Ahead of the presentation of the budget and policy statement for 2018 on Wednesday, November 15, the Institute of Energy Security (IES), has reiterated its call for a comprehensive review of the taxes and levies on petroleum products.
According to the think tank, despite assurances that the numerous taxes imposed by the previous administration which the New Patriotic Party (NPP) had described as nuisance taxes, would be scrapped, the new government only “abolished the excise duties which was just two pesewas”, and reduced the petroleum tax by a negligible percentage in the first budget.Speaking to Citi News, a Senior Research Analyst at the Institute, Richard Rockson, said they expect wholesale and significant reductions in the taxes and levies when the budget is read in Parliament by Finance Minister, Ken Ofori Atta.
“In opposition, the government complained, along with us that some of these taxes and levies were extravagant and were on the high side and we’re expecting that once the second budget is coming into force, government will be able to look at that,” he said.
“We don’t want what happened in the first one to happen again where government abolished the excise duties which was just two pesewas, and reduced the petroleum tax from 17 percent to 15 percent. We want a comprehensive review of these taxes and levies so that we give some respite to the people of Ghana.”
Fuel prices went up a number of times this year before hitting an all-year high in September, with petrol selling at an average of GHc4.29 at the pumps, and diesel going for an average of GHc4.23 per litre.
Some NPP communicators have suggested that a number of taxes will be reviewed downwards, with the President of the Republic, Nana Addo Dankwa Akufo Addo, hinting over the weekend that electricity tariffs will be reviewed downwards soon.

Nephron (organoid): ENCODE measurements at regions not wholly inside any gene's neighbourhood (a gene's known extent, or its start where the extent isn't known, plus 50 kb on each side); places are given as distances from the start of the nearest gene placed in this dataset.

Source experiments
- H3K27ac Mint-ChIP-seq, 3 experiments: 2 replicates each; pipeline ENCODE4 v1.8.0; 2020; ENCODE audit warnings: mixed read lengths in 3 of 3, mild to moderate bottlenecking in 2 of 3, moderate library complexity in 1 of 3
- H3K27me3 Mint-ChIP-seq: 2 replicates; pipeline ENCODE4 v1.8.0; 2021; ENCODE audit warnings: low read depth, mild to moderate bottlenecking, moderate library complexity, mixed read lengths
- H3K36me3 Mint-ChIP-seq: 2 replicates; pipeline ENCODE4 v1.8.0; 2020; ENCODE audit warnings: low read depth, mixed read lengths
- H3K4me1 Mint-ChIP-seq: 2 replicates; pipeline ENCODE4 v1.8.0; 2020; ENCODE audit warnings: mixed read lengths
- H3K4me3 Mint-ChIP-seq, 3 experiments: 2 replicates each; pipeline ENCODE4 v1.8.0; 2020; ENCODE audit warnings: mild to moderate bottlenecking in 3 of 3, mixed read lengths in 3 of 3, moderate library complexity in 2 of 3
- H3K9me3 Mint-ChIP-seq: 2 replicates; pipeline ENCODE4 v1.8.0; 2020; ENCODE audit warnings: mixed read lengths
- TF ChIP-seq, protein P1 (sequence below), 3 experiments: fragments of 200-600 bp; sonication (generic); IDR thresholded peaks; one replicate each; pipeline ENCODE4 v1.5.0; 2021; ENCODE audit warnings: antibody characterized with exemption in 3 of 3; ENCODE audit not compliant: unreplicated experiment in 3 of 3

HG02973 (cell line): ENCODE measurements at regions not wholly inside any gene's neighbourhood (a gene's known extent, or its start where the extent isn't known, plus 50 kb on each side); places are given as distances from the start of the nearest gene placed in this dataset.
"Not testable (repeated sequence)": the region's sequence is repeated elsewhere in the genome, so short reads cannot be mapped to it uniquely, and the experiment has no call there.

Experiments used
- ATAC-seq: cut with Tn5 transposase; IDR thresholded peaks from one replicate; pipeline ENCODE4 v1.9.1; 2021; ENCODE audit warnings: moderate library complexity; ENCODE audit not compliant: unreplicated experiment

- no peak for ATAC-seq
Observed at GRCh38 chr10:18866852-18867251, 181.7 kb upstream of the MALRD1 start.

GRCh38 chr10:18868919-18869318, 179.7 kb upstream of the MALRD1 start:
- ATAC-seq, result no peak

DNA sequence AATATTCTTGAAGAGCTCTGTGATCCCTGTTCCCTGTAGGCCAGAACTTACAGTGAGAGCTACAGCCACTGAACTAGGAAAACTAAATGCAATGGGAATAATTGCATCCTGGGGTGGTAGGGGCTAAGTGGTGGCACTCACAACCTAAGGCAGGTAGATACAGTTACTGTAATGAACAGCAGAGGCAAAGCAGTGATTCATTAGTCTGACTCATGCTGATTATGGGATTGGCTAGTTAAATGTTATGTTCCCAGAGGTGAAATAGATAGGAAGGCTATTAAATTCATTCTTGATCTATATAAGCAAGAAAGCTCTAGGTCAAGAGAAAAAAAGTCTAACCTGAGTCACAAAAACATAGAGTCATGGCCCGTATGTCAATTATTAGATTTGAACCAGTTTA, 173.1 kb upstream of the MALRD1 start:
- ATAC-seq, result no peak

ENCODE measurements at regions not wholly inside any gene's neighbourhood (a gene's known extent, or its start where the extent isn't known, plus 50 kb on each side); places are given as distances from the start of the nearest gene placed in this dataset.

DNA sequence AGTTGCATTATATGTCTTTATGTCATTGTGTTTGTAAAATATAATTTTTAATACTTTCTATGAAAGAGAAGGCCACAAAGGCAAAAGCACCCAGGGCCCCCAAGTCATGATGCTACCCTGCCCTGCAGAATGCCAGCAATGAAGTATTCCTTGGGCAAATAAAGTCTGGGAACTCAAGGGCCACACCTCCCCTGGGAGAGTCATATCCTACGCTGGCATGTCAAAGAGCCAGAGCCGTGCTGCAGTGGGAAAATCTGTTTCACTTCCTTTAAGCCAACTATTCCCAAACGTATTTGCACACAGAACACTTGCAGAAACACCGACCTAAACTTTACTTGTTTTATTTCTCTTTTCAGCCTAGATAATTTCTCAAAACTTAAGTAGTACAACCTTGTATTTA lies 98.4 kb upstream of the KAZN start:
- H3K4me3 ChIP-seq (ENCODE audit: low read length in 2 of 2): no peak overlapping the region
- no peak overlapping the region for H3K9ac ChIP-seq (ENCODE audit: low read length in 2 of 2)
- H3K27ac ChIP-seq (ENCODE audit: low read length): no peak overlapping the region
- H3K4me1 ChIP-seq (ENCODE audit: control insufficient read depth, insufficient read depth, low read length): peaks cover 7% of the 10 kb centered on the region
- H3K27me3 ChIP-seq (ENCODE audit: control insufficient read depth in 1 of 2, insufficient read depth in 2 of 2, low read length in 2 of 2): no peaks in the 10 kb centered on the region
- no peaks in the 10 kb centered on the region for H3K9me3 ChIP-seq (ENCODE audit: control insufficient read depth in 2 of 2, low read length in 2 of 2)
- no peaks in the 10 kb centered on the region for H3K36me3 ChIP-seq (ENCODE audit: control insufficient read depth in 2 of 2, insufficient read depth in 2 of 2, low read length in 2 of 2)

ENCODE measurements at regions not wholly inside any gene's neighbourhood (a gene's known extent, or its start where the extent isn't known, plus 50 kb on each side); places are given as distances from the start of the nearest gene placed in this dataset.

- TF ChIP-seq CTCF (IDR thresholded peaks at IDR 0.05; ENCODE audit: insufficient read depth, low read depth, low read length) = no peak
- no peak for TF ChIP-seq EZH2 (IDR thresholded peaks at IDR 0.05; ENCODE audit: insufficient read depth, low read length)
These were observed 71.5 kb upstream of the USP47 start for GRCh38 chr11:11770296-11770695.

The high electricity tariffs were a major part of the New Patriotic Party (NPP)’s campaign ahead of the 2016 elections, with many of the party’s communicators claiming that electricity cost more than rent.
“I’m glad that businesses are no longer burdened by the erratic power supply that wrecked our nation in recent years. Dumsor, thank God, appears now to be the thing of an unlamented past. Another of the stars of the government, the Energy Minister, Boakye Agyarko, is to be commended for the sterling work he’s been doing so far on this matter,” the President said.
“Furthermore, the government is moving to set in motion the process for the review of electricity tariffs and in the budget to be read by the brilliant Minister of Finance, Ken Ofori-Atta on Wednesday, I’m sure we will hear some good news in this regard.”
Come clean on revenue
The Institute also called on the government to publish details of revenue accrued from the taxes and levies on petroleum products and the oil find, and the expenditures made from those finances.
“We expect government to be able to come clean when it comes to the taxes and levies on the petroleum sector, especially the fuel price buildup; how much it has accrued in 2017 alone, what it has used the funds for. We expect some level of transparency in the sector. We expect government to publish revenues that we’ve had and we want to know what government has used our oil revenues for over the period.”
By: Edwin Kwakofi & Sixtus Dong Ullo/citifmonline.com/Ghana